2. Grit: Leaders must demonstrate a willingness to come back and try again tomorrow regardless of today’s outcome. This persistence can inspire others. But it’s also important to understand that grit doesn’t have to be aggressive or insensitive. In fact, the best leadership examples I’ve seen of grit involve tenacity with a heart. As one of the key leaders for a startup organization at AT&T in 2014, I was part of a small team that had to tell our highly-talented recruits that we were shutting down the operation a few short months after we started. Many of the employees had taken risks to join us. They’d moved teams and left behind strong networks of supporters. Some had even relocated their families. As a leadership team, we set a goal to help ensure each of our employees would raise their hand to take a risk again. That simple guiding principle shaped how we communicated to our team and helped us successfully negotiate their new positions at AT&T. Within weeks, all these employees were in new roles and now, several years later, more than 80% are still with the company and more than 25% have been promoted.
3. Perspective: We can humanize leadership when we have a balanced perspective. While this isn’t true or necessary for all leaders, for me, I became a better leader when I became a parent. My children shifted the focus immediately away from me and toward others. They gave me instant perspective on what really matters. And finally, my children keep me in a constant state of humility and humor. My ability to laugh at my shortcomings skyrocketed … mostly because they continue to point them out 😊.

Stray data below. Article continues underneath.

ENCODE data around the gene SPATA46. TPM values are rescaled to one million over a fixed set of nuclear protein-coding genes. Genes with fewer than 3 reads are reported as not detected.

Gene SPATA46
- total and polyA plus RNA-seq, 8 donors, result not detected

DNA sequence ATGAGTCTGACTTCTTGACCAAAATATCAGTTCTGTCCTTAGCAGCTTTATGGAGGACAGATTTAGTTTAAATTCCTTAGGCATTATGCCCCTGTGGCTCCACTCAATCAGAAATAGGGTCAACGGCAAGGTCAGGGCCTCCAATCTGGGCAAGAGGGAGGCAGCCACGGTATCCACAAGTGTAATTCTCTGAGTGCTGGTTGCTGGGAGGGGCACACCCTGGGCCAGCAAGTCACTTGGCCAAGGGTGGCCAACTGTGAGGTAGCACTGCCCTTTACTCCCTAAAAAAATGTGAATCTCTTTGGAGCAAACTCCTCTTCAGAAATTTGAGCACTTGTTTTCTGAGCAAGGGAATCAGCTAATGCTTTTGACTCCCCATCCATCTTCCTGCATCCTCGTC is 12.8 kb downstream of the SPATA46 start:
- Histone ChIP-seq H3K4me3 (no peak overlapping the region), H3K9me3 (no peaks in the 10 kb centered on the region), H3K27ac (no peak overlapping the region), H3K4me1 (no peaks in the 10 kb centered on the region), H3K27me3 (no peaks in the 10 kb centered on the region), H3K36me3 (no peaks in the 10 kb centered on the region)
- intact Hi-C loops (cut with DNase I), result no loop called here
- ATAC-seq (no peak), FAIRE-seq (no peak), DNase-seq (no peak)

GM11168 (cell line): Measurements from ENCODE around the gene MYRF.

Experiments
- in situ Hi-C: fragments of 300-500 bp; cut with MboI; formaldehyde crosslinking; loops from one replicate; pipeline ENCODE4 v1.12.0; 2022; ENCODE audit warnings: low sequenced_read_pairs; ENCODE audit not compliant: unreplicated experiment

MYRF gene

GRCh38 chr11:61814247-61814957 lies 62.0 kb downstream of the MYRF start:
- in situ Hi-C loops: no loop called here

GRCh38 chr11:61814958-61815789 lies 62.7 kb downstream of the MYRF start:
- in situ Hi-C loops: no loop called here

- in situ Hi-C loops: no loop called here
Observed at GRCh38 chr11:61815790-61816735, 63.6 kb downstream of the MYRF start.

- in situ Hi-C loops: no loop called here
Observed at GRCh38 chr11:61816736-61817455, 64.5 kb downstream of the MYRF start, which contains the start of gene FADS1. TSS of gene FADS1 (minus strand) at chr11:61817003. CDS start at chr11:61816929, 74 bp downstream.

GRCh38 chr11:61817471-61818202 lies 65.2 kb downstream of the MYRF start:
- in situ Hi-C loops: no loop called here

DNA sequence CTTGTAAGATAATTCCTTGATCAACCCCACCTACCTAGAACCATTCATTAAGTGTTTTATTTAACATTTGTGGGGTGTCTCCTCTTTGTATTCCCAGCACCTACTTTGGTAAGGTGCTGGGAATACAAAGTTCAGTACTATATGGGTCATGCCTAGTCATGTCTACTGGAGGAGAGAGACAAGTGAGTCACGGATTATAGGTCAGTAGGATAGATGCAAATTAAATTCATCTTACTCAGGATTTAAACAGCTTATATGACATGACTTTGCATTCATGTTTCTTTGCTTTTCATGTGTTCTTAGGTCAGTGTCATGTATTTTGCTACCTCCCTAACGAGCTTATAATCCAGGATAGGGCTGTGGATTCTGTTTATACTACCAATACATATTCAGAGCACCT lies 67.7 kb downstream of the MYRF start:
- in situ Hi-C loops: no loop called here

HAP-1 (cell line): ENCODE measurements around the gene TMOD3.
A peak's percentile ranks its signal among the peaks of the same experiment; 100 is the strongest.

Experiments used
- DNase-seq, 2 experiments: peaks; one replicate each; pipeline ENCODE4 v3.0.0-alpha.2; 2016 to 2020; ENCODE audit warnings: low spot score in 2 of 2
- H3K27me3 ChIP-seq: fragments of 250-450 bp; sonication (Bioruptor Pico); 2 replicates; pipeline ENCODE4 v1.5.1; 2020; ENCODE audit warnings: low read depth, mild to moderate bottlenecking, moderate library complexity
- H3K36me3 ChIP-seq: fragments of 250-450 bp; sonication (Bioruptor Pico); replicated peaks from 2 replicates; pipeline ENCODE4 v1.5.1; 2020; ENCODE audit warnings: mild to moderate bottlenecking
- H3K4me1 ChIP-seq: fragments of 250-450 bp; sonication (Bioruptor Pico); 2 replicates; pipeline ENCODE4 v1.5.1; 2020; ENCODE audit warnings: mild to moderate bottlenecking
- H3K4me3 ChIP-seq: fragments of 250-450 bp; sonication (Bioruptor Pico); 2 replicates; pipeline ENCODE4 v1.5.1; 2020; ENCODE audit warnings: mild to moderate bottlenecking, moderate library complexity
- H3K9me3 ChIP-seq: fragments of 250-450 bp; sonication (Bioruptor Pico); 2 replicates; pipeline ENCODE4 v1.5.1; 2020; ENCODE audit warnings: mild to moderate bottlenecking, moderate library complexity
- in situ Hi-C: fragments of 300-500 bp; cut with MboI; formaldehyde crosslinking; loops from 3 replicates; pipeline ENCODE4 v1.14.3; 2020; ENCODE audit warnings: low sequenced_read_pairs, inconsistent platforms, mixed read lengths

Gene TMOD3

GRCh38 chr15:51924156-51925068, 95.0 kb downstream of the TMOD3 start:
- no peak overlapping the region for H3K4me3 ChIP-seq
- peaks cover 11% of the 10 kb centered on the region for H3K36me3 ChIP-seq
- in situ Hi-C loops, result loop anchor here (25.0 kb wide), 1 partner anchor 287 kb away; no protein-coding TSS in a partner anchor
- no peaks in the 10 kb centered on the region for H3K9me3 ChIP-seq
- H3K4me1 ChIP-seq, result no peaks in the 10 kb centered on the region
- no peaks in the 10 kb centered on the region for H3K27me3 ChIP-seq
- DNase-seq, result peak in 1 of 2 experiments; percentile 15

4. Communication: Inspirational leaders are powerful communicators. Leaders who can crisply and clearly communicate will inform and inspire their teams to get the best results. Leaders who explain the why behind decisions and results build understanding and support. Leaders who speak to their audience instead of over them harness the power of the group. This realization dawned on me during one of my very first team huddles at work. We had a leader with an extensive vocabulary who seemed to prioritize complex sentences and multi-syllable words over direct, simple communications. He may have felt smarter than the rest of us, but his team had no idea what he was saying or what he needed us to do. We wasted time deciphering and debating what he meant when we could have been embracing his message and quickly turning vision into action.